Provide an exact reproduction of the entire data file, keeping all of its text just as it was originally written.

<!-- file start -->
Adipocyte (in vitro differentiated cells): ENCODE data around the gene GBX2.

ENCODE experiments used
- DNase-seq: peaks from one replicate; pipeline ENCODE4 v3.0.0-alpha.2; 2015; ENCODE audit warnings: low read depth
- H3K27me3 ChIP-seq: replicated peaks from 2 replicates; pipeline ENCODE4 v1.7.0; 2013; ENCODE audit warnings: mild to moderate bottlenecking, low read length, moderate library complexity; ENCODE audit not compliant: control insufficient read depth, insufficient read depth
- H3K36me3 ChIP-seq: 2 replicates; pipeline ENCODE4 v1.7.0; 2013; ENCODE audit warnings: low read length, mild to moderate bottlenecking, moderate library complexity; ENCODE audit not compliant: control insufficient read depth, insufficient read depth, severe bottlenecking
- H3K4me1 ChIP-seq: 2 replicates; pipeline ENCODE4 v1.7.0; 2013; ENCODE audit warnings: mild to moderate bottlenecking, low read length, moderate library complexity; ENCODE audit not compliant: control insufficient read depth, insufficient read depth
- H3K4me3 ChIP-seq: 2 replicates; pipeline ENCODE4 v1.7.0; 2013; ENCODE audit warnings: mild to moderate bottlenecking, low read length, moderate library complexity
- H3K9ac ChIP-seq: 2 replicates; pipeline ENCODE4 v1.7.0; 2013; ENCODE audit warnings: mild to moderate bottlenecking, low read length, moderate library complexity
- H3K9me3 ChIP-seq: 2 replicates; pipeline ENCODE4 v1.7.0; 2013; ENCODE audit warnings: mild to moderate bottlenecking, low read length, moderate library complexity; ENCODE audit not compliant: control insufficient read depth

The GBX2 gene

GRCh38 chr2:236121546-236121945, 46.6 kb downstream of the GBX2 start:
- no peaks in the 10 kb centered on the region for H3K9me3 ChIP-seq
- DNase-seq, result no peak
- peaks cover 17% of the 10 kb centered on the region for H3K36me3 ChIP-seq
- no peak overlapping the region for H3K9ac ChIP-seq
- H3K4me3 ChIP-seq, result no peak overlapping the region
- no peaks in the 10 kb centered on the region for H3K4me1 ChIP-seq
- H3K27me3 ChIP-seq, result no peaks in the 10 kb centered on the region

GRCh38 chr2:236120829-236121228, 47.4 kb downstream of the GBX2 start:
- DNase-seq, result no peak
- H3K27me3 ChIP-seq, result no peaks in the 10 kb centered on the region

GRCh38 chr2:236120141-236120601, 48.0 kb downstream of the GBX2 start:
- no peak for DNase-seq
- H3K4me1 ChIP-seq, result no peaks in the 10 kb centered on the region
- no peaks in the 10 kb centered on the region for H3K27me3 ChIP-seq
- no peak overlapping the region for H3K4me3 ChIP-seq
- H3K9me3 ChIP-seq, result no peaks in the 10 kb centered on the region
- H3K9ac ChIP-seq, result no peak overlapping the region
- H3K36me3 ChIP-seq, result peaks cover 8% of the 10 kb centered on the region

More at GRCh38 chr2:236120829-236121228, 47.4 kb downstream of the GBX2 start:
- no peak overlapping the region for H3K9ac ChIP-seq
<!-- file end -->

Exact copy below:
Adipocyte (in vitro differentiated cells): ENCODE data around the gene GBX2.

ENCODE experiments used
- DNase-seq: peaks from one replicate; pipeline ENCODE4 v3.0.0-alpha.2; 2015; ENCODE audit warnings: low read depth
- H3K27me3 ChIP-seq: replicated peaks from 2 replicates; pipeline ENCODE4 v1.7.0; 2013; ENCODE audit warnings: mild to moderate bottlenecking, low read length, moderate library complexity; ENCODE audit not compliant: control insufficient read depth, insufficient read depth
- H3K36me3 ChIP-seq: 2 replicates; pipeline ENCODE4 v1.7.0; 2013; ENCODE audit warnings: low read length, mild to moderate bottlenecking, moderate library complexity; ENCODE audit not compliant: control insufficient read depth, insufficient read depth, severe bottlenecking
- H3K4me1 ChIP-seq: 2 replicates; pipeline ENCODE4 v1.7.0; 2013; ENCODE audit warnings: mild to moderate bottlenecking, low read length, moderate library complexity; ENCODE audit not compliant: control insufficient read depth, insufficient read depth
- H3K4me3 ChIP-seq: 2 replicates; pipeline ENCODE4 v1.7.0; 2013; ENCODE audit warnings: mild to moderate bottlenecking, low read length, moderate library complexity
- H3K9ac ChIP-seq: 2 replicates; pipeline ENCODE4 v1.7.0; 2013; ENCODE audit warnings: mild to moderate bottlenecking, low read length, moderate library complexity
- H3K9me3 ChIP-seq: 2 replicates; pipeline ENCODE4 v1.7.0; 2013; ENCODE audit warnings: mild to moderate bottlenecking, low read length, moderate library complexity; ENCODE audit not compliant: control insufficient read depth

The GBX2 gene

GRCh38 chr2:236121546-236121945, 46.6 kb downstream of the GBX2 start:
- no peaks in the 10 kb centered on the region for H3K9me3 ChIP-seq
- DNase-seq, result no peak
- peaks cover 17% of the 10 kb centered on the region for H3K36me3 ChIP-seq
- no peak overlapping the region for H3K9ac ChIP-seq
- H3K4me3 ChIP-seq, result no peak overlapping the region
- no peaks in the 10 kb centered on the region for H3K4me1 ChIP-seq
- H3K27me3 ChIP-seq, result no peaks in the 10 kb centered on the region

GRCh38 chr2:236120829-236121228, 47.4 kb downstream of the GBX2 start:
- DNase-seq, result no peak
- H3K27me3 ChIP-seq, result no peaks in the 10 kb centered on the region

GRCh38 chr2:236120141-236120601, 48.0 kb downstream of the GBX2 start:
- no peak for DNase-seq
- H3K4me1 ChIP-seq, result no peaks in the 10 kb centered on the region
- no peaks in the 10 kb centered on the region for H3K27me3 ChIP-seq
- no peak overlapping the region for H3K4me3 ChIP-seq
- H3K9me3 ChIP-seq, result no peaks in the 10 kb centered on the region
- H3K9ac ChIP-seq, result no peak overlapping the region
- H3K36me3 ChIP-seq, result peaks cover 8% of the 10 kb centered on the region

More at GRCh38 chr2:236120829-236121228, 47.4 kb downstream of the GBX2 start:
- no peak overlapping the region for H3K9ac ChIP-seq